The first contracts for the restoration of the Palace of Westminster, a job that could cost up to £7 billion, will be awarded next summer
According to AJ sister-title Construction News, procurement for advisory services contracts has already begun with a pre-qualification questionnaire issued by the corporate offices of the House of Commons and House of Lords.
The advisory services will include separate contracts for the architecture and design element and for programme, project and cost management. The combined contracts could be worth up to £30 million a year.
Once appointed, the advisors, collectively known as the advisory group, will act as a shadow delivery authority for the project through its design and procurement phase and will prepare an outline business case.
The model is similar to that used for the London Olympics, when a shadow partner was established ahead of the appointment of the Olympic Delivery Authority.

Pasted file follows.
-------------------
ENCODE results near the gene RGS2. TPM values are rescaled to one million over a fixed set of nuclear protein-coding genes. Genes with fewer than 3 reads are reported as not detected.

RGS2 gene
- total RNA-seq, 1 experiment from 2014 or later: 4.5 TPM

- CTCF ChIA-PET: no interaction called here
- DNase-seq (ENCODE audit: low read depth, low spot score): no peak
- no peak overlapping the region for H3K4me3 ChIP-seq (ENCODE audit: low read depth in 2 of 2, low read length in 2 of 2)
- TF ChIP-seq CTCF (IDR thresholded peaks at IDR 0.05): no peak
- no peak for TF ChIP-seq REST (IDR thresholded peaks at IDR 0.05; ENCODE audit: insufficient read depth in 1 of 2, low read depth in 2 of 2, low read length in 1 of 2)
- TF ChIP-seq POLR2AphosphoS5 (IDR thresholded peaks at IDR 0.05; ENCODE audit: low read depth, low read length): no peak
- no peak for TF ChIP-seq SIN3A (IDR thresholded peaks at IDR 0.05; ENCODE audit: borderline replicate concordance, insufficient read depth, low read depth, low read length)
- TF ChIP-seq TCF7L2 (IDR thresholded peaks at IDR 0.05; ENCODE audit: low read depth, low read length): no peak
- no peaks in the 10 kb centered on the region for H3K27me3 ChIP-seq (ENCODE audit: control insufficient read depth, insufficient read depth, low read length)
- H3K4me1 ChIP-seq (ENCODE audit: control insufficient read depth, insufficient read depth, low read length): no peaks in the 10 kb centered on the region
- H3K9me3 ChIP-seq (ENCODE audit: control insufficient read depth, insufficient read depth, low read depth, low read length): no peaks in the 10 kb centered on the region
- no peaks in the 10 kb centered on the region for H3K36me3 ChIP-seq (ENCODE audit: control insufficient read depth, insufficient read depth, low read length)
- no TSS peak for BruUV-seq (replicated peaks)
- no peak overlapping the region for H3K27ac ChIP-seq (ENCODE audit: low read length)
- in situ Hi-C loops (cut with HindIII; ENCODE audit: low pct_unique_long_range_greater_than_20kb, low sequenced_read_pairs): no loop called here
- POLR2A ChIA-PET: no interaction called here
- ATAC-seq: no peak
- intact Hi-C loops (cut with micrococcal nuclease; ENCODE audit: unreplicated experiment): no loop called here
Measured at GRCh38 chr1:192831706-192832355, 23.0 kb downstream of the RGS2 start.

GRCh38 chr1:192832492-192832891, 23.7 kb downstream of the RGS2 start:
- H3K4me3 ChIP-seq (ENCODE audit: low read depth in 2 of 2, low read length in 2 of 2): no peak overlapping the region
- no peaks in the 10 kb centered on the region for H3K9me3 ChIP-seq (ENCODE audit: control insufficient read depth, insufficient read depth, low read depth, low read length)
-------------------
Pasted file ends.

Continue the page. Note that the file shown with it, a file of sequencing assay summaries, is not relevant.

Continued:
After legislation for the renewal programme is in place, potentially in 2017, the advisory group may be transferred to become the full delivery agency.
Consultancy heavyweights including Atkins, Arup, Bechtel and CH2M Hill have all been touted as potential bidders for the high-profile role.
Atkins, Bechtel and CH2M Hill all recently emerged as contenders for the engineering delivery partner role on HS2, a contract that will be worth £350m.
Bidders for the Parliament job are required to return PQQs before the end of September, with a shortlist drawn up in December ahead of the award of contracts in June.
Work on the restoration job is slated to start in 2020, although this date has already been called into question by the Palace of Westminster’s own programme director.
MPs are set to decide between three programmes of work for the project, which could take between six and 32 years and cost between £3.5 billion and £7 billion, depending on whether they opt to decant from Westminster.
A joint committee of MPs and peers was established last month to consider the options. The committee is led by leader of the House of Commons Chris Grayling and includes his Labour shadow Angela Eagle.
Other members of the committee include Tory MP Jacob Rees Mogg and Democratic Unionist Party Ian Paisley Jr.